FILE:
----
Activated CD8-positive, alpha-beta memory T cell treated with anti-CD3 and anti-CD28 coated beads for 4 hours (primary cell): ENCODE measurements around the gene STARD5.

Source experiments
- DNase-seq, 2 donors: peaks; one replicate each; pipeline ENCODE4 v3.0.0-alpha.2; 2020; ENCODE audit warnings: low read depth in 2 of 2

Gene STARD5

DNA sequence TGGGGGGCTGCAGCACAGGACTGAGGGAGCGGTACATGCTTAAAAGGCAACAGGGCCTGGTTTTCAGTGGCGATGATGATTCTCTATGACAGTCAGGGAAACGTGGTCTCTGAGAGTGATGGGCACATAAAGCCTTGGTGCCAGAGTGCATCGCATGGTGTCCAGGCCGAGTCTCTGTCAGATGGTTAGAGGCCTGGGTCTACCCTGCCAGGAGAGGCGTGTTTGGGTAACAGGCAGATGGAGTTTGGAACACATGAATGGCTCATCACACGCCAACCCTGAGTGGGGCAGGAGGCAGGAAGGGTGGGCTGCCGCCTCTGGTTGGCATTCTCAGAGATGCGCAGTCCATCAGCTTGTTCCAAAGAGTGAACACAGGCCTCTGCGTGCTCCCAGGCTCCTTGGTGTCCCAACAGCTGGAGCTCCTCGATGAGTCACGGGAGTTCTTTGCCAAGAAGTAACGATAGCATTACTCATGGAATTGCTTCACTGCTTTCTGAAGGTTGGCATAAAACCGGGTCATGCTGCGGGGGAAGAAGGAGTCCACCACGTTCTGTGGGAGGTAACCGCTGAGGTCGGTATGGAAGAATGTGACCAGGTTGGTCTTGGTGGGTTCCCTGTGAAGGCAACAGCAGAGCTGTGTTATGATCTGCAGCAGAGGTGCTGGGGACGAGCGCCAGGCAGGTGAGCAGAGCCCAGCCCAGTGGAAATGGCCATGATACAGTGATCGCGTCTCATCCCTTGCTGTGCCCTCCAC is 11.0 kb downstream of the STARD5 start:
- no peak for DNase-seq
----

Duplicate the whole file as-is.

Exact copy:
Activated CD8-positive, alpha-beta memory T cell treated with anti-CD3 and anti-CD28 coated beads for 4 hours (primary cell): ENCODE measurements around the gene STARD5.

Source experiments
- DNase-seq, 2 donors: peaks; one replicate each; pipeline ENCODE4 v3.0.0-alpha.2; 2020; ENCODE audit warnings: low read depth in 2 of 2

Gene STARD5

DNA sequence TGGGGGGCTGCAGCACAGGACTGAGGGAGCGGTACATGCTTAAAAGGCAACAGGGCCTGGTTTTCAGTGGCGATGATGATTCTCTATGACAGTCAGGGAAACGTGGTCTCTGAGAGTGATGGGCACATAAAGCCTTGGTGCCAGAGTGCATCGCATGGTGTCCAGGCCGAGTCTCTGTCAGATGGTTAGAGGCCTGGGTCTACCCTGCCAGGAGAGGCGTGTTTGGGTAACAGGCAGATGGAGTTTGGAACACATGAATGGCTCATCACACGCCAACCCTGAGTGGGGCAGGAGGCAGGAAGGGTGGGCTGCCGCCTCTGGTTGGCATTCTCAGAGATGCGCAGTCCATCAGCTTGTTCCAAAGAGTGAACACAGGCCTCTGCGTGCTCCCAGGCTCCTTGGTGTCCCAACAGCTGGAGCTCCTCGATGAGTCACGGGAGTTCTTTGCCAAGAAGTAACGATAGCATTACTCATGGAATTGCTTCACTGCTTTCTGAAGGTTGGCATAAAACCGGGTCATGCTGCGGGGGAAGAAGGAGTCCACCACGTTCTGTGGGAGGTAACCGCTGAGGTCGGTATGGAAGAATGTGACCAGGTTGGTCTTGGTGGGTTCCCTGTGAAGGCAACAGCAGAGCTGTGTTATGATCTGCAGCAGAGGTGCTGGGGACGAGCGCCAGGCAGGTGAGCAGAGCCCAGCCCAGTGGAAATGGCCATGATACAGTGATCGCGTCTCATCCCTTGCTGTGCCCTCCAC is 11.0 kb downstream of the STARD5 start:
- no peak for DNase-seq